Date & Time: Mar 3, 1953 at 0335 LT
Type of aircraft:
De Havilland DH.106 Comet
London – Rome – Beirut – Karachi – Yangon – Jakarta – Darwin – Sydney
Crew on board:
Pax on board:
Aircraft flight hours:
The crew (five flying crew and six De Havilland engineers) were conducting a demo flight from London to Sydney to show this new jetliner to potential clients in Southeast Asia and Oceania. While taking off from runway 25 (2,500 meters long) at Mauripur Airbase, the airplane failed to get airborne, overran, hit several obstacles, went through a perimeter fence and eventually crashed in flames in a small river. The aircraft was destroyed by a post crash fire and all 11 occupants were killed.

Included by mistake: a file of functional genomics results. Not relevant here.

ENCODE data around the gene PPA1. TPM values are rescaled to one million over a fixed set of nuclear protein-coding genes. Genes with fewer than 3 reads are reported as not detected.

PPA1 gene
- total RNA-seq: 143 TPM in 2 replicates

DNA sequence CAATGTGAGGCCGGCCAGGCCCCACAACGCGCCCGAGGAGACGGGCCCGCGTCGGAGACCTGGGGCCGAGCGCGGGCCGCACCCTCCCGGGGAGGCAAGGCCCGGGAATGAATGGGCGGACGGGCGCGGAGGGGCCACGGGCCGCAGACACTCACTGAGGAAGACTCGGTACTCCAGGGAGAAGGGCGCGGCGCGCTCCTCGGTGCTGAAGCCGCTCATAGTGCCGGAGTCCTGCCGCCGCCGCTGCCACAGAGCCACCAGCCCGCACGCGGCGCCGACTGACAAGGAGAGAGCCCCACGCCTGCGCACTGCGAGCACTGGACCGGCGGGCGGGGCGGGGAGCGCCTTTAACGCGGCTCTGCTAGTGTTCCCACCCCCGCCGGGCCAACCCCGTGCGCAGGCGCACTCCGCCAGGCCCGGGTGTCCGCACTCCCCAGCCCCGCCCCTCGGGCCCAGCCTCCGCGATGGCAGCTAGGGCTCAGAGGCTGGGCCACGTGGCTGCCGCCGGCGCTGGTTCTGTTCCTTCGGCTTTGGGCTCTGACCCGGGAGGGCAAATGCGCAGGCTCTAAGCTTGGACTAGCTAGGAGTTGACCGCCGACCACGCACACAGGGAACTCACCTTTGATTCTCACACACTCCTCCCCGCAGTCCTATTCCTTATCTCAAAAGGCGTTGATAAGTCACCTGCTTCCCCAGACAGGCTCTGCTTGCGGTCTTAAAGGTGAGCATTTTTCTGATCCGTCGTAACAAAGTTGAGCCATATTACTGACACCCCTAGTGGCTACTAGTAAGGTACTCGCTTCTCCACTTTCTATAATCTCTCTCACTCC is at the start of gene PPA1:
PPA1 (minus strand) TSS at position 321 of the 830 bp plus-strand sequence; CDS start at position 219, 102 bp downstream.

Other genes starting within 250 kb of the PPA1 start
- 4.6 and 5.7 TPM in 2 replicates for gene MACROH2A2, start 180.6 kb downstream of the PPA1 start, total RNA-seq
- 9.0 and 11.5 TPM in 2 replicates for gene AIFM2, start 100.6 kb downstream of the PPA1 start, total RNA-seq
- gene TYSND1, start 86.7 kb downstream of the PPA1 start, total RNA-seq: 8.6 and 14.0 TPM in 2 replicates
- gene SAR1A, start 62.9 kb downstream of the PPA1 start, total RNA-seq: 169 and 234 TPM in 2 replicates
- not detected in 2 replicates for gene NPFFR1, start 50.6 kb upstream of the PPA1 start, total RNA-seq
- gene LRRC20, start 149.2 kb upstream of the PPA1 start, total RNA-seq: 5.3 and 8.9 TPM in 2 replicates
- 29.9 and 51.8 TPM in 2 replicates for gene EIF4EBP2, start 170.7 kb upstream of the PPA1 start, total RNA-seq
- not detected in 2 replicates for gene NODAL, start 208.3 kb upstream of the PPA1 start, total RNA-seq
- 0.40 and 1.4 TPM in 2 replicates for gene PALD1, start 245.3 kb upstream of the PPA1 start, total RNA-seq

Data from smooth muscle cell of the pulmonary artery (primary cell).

The accident was caused by the fact that the nose of the aircraft was lifted too high during the takeoff run, resulting in a partially stalled condition and excessive drag. This did not permit normal acceleration and prevented the aircraft from becoming airborne within the prescribed distance. The pilot appears to have realised that the nose was excessively high and took corrective action, but this was done too late to prevent the aircraft striking an obstruction immediately beyond the perimeter fence before it became airborne. The following factor was considered as contributory: the pilot, who had only limited experience in the Comet aircraft, elected to takeoff at night at the maximum permissible takeoff for the prevailing conditions. The circumstances required strict adherence to the prescribed takeoff technique, which was not complied with.